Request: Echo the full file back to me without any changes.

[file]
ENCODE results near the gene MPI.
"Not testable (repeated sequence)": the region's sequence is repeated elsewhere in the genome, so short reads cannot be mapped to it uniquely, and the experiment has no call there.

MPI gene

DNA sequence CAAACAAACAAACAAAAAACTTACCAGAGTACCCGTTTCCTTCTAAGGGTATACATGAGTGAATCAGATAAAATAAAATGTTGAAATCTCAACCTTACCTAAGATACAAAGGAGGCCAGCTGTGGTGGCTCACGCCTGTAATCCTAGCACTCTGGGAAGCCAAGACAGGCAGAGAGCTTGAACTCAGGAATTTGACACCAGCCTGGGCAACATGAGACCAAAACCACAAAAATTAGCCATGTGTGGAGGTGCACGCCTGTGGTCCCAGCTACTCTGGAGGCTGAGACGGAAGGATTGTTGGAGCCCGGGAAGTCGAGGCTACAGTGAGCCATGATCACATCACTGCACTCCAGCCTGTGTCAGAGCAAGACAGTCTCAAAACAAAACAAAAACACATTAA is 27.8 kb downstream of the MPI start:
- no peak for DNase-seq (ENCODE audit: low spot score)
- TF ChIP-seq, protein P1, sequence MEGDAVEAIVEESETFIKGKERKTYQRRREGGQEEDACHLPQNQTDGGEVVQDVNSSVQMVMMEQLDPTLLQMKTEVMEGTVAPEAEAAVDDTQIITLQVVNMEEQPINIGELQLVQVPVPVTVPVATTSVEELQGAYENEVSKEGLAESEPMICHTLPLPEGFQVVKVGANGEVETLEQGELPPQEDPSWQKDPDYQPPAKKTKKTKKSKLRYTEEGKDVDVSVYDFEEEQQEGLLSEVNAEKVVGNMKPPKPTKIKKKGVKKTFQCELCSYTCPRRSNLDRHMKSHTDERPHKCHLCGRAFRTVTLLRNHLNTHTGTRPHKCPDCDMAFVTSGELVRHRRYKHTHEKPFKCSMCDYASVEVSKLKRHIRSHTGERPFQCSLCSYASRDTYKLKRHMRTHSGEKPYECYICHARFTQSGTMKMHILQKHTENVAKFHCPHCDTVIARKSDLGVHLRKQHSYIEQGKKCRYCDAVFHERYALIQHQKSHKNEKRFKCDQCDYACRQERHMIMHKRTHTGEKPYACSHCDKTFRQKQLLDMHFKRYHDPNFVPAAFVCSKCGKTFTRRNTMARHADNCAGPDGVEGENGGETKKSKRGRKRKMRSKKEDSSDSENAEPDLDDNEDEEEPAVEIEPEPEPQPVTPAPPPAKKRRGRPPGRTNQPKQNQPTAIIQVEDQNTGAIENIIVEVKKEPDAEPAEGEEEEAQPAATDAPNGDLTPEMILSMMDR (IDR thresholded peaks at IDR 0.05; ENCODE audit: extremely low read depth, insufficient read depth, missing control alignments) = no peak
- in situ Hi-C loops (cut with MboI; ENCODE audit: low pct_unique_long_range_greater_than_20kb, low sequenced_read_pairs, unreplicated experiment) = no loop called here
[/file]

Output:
ENCODE results near the gene MPI.
"Not testable (repeated sequence)": the region's sequence is repeated elsewhere in the genome, so short reads cannot be mapped to it uniquely, and the experiment has no call there.

MPI gene

DNA sequence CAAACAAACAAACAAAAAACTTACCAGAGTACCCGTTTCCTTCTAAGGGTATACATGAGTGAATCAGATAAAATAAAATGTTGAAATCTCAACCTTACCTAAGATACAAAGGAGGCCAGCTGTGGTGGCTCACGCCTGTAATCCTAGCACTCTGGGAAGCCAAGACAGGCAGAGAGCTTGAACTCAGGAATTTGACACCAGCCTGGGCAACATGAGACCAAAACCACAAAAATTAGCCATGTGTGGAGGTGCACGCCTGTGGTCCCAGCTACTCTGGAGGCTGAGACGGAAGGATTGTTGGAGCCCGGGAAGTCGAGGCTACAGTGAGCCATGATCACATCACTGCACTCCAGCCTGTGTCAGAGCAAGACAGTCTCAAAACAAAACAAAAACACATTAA is 27.8 kb downstream of the MPI start:
- no peak for DNase-seq (ENCODE audit: low spot score)
- TF ChIP-seq, protein P1, sequence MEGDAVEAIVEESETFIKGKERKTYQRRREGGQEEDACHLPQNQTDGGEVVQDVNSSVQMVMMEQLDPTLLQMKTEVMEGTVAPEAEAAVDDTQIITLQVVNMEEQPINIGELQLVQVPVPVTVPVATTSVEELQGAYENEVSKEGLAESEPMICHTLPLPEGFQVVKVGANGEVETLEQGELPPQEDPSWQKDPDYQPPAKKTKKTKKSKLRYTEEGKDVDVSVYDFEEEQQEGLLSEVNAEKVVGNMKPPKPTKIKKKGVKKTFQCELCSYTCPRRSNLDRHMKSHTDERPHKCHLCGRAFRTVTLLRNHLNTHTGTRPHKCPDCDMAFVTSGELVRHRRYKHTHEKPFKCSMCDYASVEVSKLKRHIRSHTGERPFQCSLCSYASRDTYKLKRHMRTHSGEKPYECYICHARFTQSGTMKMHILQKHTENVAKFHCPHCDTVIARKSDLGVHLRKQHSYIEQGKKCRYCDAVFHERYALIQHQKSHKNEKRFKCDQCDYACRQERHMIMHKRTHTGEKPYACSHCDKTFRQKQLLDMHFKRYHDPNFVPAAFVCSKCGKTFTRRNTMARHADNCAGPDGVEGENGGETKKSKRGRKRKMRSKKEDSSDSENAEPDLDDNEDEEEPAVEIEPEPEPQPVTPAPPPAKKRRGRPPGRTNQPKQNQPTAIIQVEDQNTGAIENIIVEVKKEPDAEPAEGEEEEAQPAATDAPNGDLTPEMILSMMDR (IDR thresholded peaks at IDR 0.05; ENCODE audit: extremely low read depth, insufficient read depth, missing control alignments) = no peak
- in situ Hi-C loops (cut with MboI; ENCODE audit: low pct_unique_long_range_greater_than_20kb, low sequenced_read_pairs, unreplicated experiment) = no loop called here